image

Baptist Church, Alice, Texas

image

Hotel Alice, Alice, Texas

Alice made national headlines during the 1948 primary election for state senator. Lyndon Baines Johnson and Governor Coke Stevensonqqv both ran for the Democratic party nomination. It was alleged that Johnson won the primary because he had stolen the election with the help of George B. Parrqv, political boss, who controlled both Duval and Jim Wells counties. Alice became the focal point of a federal investigation when it was alleged that Alice’s Precinct 13 ballot box had been stuffed. By 1949 violence erupted in Alice. W. H. (Bill) Mason, a local broadcaster, was shot by deputy sheriff Sam Smithwick after he had alleged on the air that Smithwick was the owner of a dime-a-dance palace.

During the 1940s and 1950s Alice had an economy based on the oil and gas industry, livestock production, and the marketing of cotton, flax, grain, and vegetables. Industries manufactured oil-well chemicals and supplies, fiberglass, products, cottonseed oil products, and foods. Census figures indicated a population of 16,414 in 1950. In September 1951 Alice was struck by a flood. In 1960 the population was 20,861. In 1963 Alice had thirteen churches and seven schools. In 1966 the town reported 429 businesses, nineteen manufacturers, twenty churches, two libraries, two newspapers, three banks, a radio station, and a hospital. Around 1966 Mexican-American youths boycotted Alice High School in protest against discrimination on the part of students, teachers, and administrators. Alice had an estimated population of 25,100 and 462 businesses in 1970. During the 1970s the city continued to be an oil and agricultural center. Agribusiness in Alice contributed nearly $34 million annually to the gross income of Jim Wells County. The Alice trade territory embraced a population of more than 150,000 in a forty-mile radius. In 1982 naphthalene and penanthene were found in Alice’s water supply and traced to an oilfield drilling company working in the area. In 1985 there were over 250 oil and mineral industry companies in the area. At the time Alice had eleven public schools and two parochial schools, twenty-nine churches, a museum, a public library, a private hospital, 557 businesses, and ninety-four major employers. In 1990 Alice had a population of 19,788. In 2000 the population dropped to 19,010.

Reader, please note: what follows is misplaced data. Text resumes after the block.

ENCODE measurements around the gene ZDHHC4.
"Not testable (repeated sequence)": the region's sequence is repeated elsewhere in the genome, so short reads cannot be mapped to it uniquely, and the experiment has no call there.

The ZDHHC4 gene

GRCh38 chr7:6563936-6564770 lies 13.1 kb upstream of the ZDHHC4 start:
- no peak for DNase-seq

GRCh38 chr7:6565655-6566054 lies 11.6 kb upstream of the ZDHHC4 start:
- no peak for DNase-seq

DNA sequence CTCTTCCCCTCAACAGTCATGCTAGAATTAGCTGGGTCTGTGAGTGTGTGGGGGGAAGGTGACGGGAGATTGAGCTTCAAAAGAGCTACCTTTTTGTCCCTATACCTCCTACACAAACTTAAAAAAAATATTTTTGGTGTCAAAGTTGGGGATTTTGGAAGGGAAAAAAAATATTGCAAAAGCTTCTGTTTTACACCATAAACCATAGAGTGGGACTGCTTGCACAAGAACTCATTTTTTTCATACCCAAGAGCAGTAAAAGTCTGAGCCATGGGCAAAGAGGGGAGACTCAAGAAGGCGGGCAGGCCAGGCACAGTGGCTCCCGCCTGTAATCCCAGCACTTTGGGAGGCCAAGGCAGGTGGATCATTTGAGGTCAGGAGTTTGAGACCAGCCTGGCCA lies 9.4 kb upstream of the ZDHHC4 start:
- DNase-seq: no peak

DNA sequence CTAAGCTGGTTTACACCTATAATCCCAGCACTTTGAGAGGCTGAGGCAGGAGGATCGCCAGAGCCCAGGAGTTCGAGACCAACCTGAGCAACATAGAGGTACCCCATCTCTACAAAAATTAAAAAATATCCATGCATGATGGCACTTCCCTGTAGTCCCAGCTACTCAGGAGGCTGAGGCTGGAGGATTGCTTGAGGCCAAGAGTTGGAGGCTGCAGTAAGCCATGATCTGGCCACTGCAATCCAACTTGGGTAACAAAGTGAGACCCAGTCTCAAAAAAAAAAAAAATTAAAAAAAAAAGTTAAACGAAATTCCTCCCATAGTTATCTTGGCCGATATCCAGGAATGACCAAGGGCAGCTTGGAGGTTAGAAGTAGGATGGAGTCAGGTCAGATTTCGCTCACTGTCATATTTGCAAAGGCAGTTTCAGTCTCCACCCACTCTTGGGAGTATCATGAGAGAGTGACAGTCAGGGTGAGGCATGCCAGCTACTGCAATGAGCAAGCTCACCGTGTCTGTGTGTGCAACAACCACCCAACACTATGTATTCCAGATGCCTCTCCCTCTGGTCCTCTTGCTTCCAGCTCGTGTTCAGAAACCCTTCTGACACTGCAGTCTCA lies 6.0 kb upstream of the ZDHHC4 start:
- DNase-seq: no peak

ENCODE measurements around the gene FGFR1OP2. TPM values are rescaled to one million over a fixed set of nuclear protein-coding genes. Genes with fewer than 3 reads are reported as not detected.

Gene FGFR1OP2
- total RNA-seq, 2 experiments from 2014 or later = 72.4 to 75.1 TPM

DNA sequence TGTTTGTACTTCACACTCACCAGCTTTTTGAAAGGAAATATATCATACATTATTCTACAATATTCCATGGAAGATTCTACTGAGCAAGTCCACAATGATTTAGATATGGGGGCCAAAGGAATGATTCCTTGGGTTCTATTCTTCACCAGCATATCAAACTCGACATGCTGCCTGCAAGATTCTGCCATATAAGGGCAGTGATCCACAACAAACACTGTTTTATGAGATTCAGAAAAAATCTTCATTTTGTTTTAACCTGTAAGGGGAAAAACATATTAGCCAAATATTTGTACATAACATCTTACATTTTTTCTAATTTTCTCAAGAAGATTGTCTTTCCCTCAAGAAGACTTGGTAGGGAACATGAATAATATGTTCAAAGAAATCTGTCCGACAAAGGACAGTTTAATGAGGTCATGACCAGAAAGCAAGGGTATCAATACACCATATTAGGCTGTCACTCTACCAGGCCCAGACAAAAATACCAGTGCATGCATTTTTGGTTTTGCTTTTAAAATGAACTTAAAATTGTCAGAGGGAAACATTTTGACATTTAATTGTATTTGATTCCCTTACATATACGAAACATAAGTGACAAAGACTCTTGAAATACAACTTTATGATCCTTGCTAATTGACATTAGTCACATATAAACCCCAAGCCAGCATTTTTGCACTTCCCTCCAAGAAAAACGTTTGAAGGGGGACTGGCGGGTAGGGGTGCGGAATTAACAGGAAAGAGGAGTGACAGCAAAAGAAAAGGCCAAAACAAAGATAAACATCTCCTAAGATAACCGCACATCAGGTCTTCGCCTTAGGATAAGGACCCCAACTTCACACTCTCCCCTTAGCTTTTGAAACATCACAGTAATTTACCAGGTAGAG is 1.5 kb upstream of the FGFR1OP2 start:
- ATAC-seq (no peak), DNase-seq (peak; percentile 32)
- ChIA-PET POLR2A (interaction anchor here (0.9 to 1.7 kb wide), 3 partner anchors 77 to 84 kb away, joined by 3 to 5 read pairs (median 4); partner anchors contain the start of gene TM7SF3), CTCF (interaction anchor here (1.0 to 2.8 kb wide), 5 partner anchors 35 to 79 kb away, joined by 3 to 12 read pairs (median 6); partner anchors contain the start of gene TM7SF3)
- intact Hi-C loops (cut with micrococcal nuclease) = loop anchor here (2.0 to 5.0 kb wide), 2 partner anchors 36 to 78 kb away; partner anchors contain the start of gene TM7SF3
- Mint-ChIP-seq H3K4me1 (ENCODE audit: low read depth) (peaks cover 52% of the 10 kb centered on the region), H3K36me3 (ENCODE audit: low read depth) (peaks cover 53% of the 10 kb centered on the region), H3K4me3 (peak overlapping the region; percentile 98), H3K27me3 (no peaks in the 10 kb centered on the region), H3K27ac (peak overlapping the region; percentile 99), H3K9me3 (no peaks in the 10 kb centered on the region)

Timeline of Texas History – Alice

Alice, Texas – 1888 to 1900

image

Frontier Battalion Co. “E” Alice, Texas 1892.

The town’s first school was established in 1888 on the second floor of the Becham Place, a boardinghouse for men. The private school had nine students. Until 1886 Alice students who chose to continue their education attended Goliad College. The Catholic church at Collins was moved to Alice in 1889. Methodist services were held at Mrs. E. D. Sidbury’s lumberyard until 1890, when they were moved to a new school built by George Hobbs. A school board of trustees was elected, and a public school was started. In 1892 the town was served by a hotel, two saloons, two general stores, a weekly newspaper named the Alice Reporter, and a cotton gin. The San Antonio and Aransas Pass Railway had completed its line to Alice. By 1894 Alice was the busiest shipping point in South Texas. The Alice Circuit of the Methodist Church was formed in 1895. By 1896 the town had an estimated population of 885, a library, a bank, the Episcopal Church of the Advent, and a second weekly newspaper, El Eco. The first telephone exchange in Alice was established by the Beeville, Alice, and Wade City Telephone Company in 1896. The first two telephones in the community were located at Trinidad Salazar‘s general store and home. In 1898 Alice flooded, forcing residents to move their houses. In February 1899 a smallpox epidemic hit one of Alice’s Mexican subdivisions, then located on the outskirts of the town. Consequently, the area was quarantined, and the two private Mexican schools in Alice were forced to close down. The epidemic became so widespread that the county commissioner ordered all schools closed and fumigated and authorized the county health officer to vaccinate every one in the area free of charge.

Timeline of Texas History – Alice

%d bloggers like this: